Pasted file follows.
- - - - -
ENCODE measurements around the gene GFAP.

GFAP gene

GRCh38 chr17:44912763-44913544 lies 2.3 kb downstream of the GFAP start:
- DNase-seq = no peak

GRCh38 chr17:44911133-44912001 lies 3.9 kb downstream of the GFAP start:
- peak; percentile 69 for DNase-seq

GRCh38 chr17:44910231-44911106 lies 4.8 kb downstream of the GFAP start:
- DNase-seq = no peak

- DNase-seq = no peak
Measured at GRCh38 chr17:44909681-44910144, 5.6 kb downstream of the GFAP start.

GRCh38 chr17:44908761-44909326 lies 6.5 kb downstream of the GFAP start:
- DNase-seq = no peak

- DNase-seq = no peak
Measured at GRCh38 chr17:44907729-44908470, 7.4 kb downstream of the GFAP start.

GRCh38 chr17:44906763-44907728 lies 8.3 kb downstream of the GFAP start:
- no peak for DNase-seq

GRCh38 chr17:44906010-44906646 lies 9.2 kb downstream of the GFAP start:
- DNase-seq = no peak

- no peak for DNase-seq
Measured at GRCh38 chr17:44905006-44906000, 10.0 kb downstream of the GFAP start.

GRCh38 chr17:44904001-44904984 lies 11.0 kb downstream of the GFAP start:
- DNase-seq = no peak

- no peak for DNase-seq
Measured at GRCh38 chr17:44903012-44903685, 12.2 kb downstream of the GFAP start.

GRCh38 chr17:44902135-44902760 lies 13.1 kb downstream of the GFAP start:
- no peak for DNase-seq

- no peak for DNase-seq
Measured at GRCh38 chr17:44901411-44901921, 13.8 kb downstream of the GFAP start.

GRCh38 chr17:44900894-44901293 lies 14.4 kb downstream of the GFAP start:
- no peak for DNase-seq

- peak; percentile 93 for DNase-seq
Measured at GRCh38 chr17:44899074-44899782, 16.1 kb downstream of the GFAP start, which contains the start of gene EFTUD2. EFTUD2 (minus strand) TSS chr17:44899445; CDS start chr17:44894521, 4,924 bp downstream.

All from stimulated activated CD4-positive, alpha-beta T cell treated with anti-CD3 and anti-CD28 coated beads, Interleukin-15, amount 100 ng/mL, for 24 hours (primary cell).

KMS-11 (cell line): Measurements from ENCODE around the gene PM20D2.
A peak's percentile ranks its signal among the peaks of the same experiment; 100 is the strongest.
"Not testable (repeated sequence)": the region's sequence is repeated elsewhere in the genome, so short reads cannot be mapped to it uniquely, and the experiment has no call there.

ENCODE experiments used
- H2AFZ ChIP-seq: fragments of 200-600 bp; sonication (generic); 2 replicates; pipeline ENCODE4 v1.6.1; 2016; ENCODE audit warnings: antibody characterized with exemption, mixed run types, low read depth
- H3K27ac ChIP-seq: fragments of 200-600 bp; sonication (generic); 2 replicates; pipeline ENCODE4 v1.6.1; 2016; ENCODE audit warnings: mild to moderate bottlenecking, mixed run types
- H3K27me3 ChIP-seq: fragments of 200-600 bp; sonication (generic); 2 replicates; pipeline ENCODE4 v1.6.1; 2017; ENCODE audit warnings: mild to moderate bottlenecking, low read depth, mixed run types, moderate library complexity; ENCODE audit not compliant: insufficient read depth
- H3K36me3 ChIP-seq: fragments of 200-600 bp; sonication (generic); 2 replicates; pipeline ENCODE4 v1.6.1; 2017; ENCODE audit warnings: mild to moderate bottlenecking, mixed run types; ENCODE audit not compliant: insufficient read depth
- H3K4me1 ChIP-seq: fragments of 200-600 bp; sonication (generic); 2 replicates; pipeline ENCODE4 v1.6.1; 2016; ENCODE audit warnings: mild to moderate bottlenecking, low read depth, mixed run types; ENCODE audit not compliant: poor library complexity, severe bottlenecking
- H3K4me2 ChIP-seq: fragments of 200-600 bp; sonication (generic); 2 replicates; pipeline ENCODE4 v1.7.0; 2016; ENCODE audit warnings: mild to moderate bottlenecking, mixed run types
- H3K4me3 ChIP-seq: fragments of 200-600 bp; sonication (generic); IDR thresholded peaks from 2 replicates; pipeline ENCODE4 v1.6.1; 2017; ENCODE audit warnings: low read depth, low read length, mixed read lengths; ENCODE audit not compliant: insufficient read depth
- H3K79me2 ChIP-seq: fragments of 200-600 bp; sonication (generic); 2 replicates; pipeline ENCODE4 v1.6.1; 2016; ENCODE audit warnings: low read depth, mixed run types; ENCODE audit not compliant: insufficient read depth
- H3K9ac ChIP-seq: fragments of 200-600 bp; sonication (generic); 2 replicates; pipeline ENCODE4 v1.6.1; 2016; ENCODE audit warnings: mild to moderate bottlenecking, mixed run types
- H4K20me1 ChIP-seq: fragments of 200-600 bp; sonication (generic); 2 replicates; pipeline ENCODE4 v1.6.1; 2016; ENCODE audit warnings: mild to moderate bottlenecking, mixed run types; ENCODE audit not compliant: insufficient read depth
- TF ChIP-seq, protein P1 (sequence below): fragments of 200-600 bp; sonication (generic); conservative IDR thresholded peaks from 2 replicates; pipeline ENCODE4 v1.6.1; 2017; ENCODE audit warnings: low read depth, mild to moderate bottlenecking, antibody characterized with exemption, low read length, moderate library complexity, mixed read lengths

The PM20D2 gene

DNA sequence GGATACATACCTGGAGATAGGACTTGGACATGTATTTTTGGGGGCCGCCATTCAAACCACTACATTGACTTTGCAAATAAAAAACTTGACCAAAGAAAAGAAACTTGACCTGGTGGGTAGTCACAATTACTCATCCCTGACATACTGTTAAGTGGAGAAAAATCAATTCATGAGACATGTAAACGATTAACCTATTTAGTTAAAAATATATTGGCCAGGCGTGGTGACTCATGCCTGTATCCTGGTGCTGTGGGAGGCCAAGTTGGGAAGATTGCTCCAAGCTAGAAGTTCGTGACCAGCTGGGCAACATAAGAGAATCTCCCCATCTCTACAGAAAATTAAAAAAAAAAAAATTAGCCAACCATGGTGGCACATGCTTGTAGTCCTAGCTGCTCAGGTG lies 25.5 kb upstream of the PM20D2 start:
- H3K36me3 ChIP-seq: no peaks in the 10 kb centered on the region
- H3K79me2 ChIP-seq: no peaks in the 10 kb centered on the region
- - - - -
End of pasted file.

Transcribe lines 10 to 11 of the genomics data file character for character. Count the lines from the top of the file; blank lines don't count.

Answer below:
Measured at GRCh38 chr17:44909681-44910144, 5.6 kb downstream of the GFAP start.

GRCh38 chr17:44908761-44909326 lies 6.5 kb downstream of the GFAP start: